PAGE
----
NEW YORK (CBSNewYork) -- A family of six, including four children, lost their lives in a fire early Wednesday morning in Harlem.
The tragedy may have been caused by missing batteries in a smoke detector. NYCHA says the building's smoke detectors were last inspected in January, and found to be working properly.
Flames broke out around 1:40 a.m. inside apartment 5G at the Frederick Samuel Houses on Adam Clayton Powell Jr. Boulevard and 142nd Street.
The FDNY released video of the aftermath of the inferno in the apartment. Another video taken by a neighbor shows a firefighter facing down massive flames that stood between rescuers and the six family members who perished inside.
"Units were met at the door of that apartment with fire. The entire apartment was involved," FDNY Commissioner Daniel Nigro told reporters. "(Firefighters) aggressively moved in, extinguishing the fire. As they did, when they reached the two rear bedrooms, we found six occupants of that apartment deceased."
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Authorities identified the victims as 45-year-old mother Andrea Pollidore, four children under the age of 11, and her 32-year-old stepson. Three other residents suffered minor smoke inhalation.
"We're in the business of saving lives, and in this instance we were not able to, and it's very difficult for our members to deal with this loss also. But right now our hearts are with these poor people and their friends and family," said Nigro.
Raven Reyes, the family's 27-year-old daughter who lives elsewhere, spoke about the loss of nearly her entire family.
"I really just can't believe this happened," she said. "I just want them to know I love them so much."
Reyes lost her mom, stepbrother, and four young siblings. The oldest of whom was 11, the youngest only 3 years old.
"My brothers and sisters, even my step-brother passed away. They were all good people," she said. "My little brothers and sisters, they just were perfect. Amazing. They were amazing, no matter what the circumstances, you know."
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Mayor Bill de Blasio called the family's death a "gut-wrenching moment for all of us."
"As a father, just thinking about, you know, yesterday evening four children went to bed and they're gone now. It's very, very painful," de Blasio said during a midday news conference. "We obviously need to know everything that happened with it, but most importantly, our hearts and our prayers need to be with this family."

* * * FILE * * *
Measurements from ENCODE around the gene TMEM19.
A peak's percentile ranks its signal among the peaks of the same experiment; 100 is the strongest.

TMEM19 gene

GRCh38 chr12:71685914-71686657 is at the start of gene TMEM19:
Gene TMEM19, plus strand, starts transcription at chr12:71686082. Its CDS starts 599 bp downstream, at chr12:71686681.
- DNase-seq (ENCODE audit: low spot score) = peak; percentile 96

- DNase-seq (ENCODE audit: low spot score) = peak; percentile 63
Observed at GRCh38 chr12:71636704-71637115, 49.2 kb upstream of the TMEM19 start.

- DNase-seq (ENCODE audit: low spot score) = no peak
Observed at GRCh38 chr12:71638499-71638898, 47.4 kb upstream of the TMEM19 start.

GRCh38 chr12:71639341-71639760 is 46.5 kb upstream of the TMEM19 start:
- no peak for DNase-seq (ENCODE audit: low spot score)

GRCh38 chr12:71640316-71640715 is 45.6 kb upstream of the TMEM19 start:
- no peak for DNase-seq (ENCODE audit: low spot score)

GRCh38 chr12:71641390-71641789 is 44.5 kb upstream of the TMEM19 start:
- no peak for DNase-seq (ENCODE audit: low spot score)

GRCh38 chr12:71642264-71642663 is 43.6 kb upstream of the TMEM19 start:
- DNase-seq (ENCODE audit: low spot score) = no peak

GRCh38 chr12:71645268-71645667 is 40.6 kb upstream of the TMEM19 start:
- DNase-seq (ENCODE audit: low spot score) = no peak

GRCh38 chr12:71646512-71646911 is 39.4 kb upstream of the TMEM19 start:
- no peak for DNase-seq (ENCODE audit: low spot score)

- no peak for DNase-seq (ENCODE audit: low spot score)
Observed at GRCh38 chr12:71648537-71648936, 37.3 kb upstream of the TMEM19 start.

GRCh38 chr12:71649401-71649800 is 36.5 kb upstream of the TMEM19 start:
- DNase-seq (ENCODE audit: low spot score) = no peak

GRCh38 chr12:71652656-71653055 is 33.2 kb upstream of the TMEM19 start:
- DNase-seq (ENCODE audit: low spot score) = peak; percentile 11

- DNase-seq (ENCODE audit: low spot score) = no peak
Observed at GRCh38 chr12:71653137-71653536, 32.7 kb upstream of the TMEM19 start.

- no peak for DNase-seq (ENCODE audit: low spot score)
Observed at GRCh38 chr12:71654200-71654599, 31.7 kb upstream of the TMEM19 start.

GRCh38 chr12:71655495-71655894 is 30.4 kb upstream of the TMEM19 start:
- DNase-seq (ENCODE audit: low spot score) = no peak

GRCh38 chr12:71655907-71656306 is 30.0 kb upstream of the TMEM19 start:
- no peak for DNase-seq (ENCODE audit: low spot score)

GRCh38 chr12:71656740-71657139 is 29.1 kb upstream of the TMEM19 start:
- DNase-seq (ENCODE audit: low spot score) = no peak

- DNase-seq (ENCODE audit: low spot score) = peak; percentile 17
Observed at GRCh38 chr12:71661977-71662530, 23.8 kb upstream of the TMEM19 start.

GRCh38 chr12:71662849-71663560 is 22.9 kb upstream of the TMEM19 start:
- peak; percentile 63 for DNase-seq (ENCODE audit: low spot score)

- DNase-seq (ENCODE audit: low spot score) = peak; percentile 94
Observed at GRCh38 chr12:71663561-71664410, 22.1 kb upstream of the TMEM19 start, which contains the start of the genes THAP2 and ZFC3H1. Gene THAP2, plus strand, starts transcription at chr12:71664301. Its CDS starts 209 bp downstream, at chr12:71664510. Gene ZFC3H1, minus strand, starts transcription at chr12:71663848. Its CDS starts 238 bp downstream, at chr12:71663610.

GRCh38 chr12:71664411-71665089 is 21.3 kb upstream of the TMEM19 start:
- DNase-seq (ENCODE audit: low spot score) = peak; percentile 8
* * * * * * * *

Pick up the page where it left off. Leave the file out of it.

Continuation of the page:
Jean Belot, the father of the youngest victim Elijah, showed CBS2's Dave Carlin a father-and-son moment caught on video.
"He was smart and a quick learner and that's all, and that's pretty much all I have to say for now," he said.
Neighbor Patricia Flowers, who lives on the same floor as the family, told Carlin she last spoke with the kids as they were on their way outside with their bicycles.
"The kids was really vibrant and happy kids. I was just with them yesterday, and they are very good kids and the mom, she took very good care of her kids," she said.
Nigro said it appears the fire started on the stove, and there's no indication that it was suspicious. The kitchen is located near the front door, and the commissioner said the layout of the apartment left the victims with nowhere to run.
"The fire escapes from this apartment are on the side of that apartment opposite from the bedrooms. So, they were unable to get to either the door of their apartment or the windows that are on the fire escape." he said.
"If there was a fire, there you would be walking into the fire if you were trying to get through the front door," said building tenant Claudette Grant.
The building is owned by the New York City Housing Authority. Interim Chair Kathryn Garcia said a combination smoke alarm-carbon monoxide detector was installed in the unit in June 2017 and tested this January.
FDNY Investigating If Smoke Detectors Worked In NYCHA Apartment Where Family Died In Blaze
Sources say it's possible it may have been tampered with. The FDNY is investigating whether the mother or anyone else removed the batteries.
"If she disconnected the smoke detector - we don't know that yet - and a NYCHA worker was in the apartment and didn't report the smoke detector not working, then NYCHA bares some of the blame for what happened," said Mark Peters, CBS2's urban affairs expert.
A candlelight vigil honoring the victims was held at 7 p.m.
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